How Does USADA Ensure a Fair Playing Field for Amateurs?

USA Cycling is taking a firmer stand on amateur doping, while nothing new legally is taking place here it does appear that USA Cycling is going to attempt to take more action. In the past there has been much chatter about doping in the amateur ranks and while it was assumed that USADA was going bust many riders with the access they had to a large domestic list of consumers of banned substances but so far to date not much has come of this. It's been nearly 3 years since local rider Chuck Coyle was given 3 year suspension.

"Who can be tested and when?

Basically, if you’re an athlete in the sport of cycling, you are subject to both urine and blood tests, 365 days–a-year, at any time, and in any place."



Anti-doping measures aren’t just for elite athletes

In fact, ALL USA Cycling-licensed riders, from amateurs to the pros, are required to abide by the World Anti-Doping Code and can be tested by the United States Anti-Doping Agency (USADA), both in and out-of-competition. This includes masters and juniors.

All competitors are responsible for the integrity of his or her own body. It says so right on the back of your license:

“Using any form of dietary supplement may result in a positive test for prohibited substances leading to a suspension and/or other penalties. Vitamins, minerals, herbs, amino acids and other dietary substances may contain prohibited or illegal substances that may or may not be listed on the label. Any athlete who takes a vitamin, mineral, herb, amino acid or other dietary supplement does so at his or her own risk of committing a doping violation.”

Who can be tested and when?

Basically, if you’re an athlete in the sport of cycling, you are subject to both urine and blood tests, 365 days–a-year, at any time, and in any place.

IN-COMPETITION TESTING: USADA coordinates these in-competition tests with USA Cycling or the UCI, and athletes are usually selected for testing based on pre-established criteria, including random. An example would be selecting the top three finishers in a race for testing, as well as other randomly selected finishers. Keep in mind that in addition to pre-established criteria, USADA could also test additional athletes.

OUT-OF-COMPETITION TESTING: USADA establishes its plan for out-of-competition testing based on the number of cycling athletes in the USADA Registered Testing Pool. However, not being in the pool doesn’t mean you won’t be subject to out-of-competition testing. As is the case during competition, USADA can select additional athletes for testing.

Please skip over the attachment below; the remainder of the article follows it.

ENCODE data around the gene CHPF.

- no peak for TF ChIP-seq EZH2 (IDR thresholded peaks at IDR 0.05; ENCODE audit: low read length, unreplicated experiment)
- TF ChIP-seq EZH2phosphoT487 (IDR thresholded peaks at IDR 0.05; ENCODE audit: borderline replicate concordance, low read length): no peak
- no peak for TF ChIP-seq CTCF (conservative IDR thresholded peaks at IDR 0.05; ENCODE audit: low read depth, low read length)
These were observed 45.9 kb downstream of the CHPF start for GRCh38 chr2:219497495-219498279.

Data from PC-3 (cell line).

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21 Comments

I Don't Pee for S.J.

Yea, the stupidity of Masters Nationals is an entire other thread. Only the "Gramps" in the Masters Categories take themselves take seriously that they need drug testing. Just charge them all $100 extra at nationals for a pee test. The other 99% of USAC racers don't care...

Hold on, whipper-snapper

Old folks want fair competition, too. Plus, drug testing isn't just about fairness. The threat of drug testing goes to the issue of keeping racers from hurting themselves as well. If the health issue wasn't important, why not let everyone dope to the gills and let the chips fall where they may?

reply

With exception for kids, the health rationale for banning PEDs is a specious and frankly tired argument. The federal drug control policies of the past three decades have shown clearly that attempting to simply ban substances or practices that some people wish to consume does not work. It drives people and products underground, facilitates a black market, and actually makes these products more dangerous as they are no longer regulated. Perhaps legalizing and regulating (this includes medical supervision) some PEDs would make the practice safer. If people are truly concerned about the possible health risks related to PED use in sport they should consider the effects of current anti-doping policies.

No talking points, please

We're not talking about recreational drugs, but performance enhancing drugs to help cheat at a recreational activity. Are you suggesting if we just allowed for a certain level of drug use, that folks would comply and not dope beyond the allowable level? So naive. No matter what level is allowed (zero or any other level) there will always be someone who takes it a level further.

more talking points, please

Sorry but I am absolutely not arguing that simply legalizing PEDs will stop doping beyond allowable limits. What I'm trying to argue (drawing from relevant examples of other behaviors that people have historically engaged in) is that simply focusing on trying to stop people from doping by using a health rationale is largely futile.

People will always cheat in all aspects of life. Perhaps a better approach is to recognize this reality and do our best to limit these behaviors and the individual and social harm they may cause. Or we could just keep pouring money into enforcement...

Allowing no doping and

Allowing no doping and realizing it happens anyway is just as effective as allowing some doping and realizing folks are exceeding allowable limits, if not more effective, when it comes to limiting doping. Sorry, but you can't make a valid argument that the way to reduce doping in sports is to legalize it.

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